Appearing courtesy of Grove Atlantic
Emily Fridlund grew up in Minnesota and currently resides in the Finger Lakes region of New York. Her fiction has appeared in a variety of journals, including Boston Review, Zyzzyva, FiveChapters, New Orleans Review, Sou'wester, New Delta Review, Chariton Review, Portland Review, and Painted Bride Quarterly. Fridlund's collection of stories, Catapult, won the Mary McCarthy Prize in Short Fiction and will be published by Sarabande in 2017. Her new novel, History of Wolves, was just published by Atlantic Monthly Press.
Kirkus Reviews (10/15/2016):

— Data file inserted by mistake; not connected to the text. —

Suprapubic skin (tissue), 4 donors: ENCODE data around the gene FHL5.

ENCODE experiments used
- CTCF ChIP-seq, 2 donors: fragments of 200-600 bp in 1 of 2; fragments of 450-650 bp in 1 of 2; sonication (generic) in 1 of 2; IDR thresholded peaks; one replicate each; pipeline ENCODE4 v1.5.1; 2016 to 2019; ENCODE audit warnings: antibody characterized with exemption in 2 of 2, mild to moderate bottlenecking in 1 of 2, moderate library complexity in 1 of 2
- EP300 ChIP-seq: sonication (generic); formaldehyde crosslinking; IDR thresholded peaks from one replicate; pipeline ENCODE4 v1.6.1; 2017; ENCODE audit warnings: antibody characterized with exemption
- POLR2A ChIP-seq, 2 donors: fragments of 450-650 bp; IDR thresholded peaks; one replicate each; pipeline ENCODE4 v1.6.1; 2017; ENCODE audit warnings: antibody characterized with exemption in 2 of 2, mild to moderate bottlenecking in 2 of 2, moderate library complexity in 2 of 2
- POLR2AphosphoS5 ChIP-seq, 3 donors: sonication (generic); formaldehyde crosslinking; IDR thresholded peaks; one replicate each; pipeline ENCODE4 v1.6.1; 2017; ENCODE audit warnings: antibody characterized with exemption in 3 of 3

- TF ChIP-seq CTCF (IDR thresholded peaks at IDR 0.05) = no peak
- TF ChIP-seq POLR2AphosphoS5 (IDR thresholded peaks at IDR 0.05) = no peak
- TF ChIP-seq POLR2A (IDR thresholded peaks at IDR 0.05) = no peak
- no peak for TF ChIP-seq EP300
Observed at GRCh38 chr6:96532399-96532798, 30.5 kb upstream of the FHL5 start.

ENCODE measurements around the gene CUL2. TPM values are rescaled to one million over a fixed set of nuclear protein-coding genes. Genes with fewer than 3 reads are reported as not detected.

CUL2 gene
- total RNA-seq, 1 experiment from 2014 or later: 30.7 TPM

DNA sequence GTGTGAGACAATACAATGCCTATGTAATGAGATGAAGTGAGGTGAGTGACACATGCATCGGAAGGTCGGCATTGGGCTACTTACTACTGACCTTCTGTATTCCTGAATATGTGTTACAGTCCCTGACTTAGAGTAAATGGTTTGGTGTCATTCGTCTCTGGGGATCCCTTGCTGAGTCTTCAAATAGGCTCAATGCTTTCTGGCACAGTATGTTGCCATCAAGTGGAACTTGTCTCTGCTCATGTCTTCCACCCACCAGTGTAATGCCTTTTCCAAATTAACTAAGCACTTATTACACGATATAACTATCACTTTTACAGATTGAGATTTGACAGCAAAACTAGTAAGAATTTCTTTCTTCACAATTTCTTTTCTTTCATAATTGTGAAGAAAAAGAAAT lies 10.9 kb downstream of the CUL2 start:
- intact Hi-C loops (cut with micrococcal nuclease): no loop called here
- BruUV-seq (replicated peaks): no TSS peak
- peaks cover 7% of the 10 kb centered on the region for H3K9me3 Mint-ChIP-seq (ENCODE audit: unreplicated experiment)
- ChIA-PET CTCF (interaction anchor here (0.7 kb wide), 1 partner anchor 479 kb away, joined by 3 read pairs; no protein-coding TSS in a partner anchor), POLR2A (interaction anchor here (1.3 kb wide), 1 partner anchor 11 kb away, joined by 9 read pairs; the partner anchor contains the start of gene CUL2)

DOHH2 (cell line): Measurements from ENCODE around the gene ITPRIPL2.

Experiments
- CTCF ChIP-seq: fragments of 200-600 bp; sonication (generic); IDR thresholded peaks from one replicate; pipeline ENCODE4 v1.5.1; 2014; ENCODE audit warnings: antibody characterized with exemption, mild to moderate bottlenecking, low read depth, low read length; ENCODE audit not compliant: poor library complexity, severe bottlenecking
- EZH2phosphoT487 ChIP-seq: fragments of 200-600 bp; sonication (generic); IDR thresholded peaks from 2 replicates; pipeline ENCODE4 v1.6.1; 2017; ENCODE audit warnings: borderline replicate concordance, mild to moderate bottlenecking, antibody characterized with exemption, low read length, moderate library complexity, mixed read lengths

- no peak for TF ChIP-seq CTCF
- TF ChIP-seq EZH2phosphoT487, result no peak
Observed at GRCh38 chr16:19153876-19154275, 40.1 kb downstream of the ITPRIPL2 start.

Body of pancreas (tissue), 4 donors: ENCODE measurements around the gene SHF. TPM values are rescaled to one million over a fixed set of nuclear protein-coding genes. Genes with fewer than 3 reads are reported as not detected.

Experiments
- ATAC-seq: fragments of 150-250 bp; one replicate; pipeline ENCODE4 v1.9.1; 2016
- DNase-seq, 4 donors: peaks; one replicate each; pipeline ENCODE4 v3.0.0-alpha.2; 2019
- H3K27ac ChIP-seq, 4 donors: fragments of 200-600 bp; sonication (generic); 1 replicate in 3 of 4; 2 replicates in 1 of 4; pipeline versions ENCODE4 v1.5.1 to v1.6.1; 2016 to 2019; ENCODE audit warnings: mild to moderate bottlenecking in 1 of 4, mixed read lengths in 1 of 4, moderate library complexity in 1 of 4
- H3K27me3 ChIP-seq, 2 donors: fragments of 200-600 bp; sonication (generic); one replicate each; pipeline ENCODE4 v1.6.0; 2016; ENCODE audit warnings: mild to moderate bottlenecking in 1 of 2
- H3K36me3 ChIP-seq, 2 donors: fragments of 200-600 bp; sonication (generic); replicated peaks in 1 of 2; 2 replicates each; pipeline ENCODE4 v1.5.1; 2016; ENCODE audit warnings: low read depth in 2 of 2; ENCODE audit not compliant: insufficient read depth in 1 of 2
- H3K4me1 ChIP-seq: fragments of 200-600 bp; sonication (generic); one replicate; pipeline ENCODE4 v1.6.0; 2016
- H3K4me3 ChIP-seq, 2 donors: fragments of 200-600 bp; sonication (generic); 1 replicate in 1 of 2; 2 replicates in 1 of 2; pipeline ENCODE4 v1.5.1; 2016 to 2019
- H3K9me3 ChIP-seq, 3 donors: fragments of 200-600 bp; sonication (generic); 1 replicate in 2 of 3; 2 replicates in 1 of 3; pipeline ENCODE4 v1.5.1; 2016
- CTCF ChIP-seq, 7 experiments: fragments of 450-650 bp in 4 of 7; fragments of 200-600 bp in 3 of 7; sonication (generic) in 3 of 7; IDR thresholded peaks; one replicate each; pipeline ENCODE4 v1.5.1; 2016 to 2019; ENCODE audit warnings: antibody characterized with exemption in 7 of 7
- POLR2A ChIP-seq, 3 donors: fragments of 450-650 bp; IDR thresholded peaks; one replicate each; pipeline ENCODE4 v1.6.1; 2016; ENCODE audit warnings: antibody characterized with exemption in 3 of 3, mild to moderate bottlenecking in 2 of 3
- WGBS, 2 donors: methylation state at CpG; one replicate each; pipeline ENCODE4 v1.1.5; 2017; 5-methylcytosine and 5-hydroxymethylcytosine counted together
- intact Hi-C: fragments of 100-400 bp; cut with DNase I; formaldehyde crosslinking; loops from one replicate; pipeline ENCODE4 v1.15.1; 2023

An atmospheric, near-gothic coming-of-age novel turns on the dance between predator and prey.Fridlund's debut won the McGinnis-Ritchie Award in 2013 for its first chapter. It's a 17-page stunner that begins with a child ghost and ends in a chorus of communal condemnation. The novel itself unfurls in far northern Minnesota, where a 14-year-old named Mattie Furston, who calls herself Linda, is living on a failed commune with her parents. She's hungry in flesh and spirit, a backwoods outcast among "hockey players in their yellowed caps...cheerleaders with their static-charged bangs." She chops wood and cleans fish with her father, who was "kind to objects. With people he was a little afraid." When a young woman moves with her 4-year-old son into a new cabin across the lake, the teenage Linda, who's looking back on these events as an adult, is hired to babysit. Fridlund is an assured writer: she knows how water tuts against a boat hull and how mosquitoes descend into any patch of shade. The novel has a tinge of fairy tale, wavering on the blur between good and evil, thought and action. But the sharp consequences for its characters make it singe and sing--a literary tour de force. Four years after its initial prize, this slender work is worth the wait.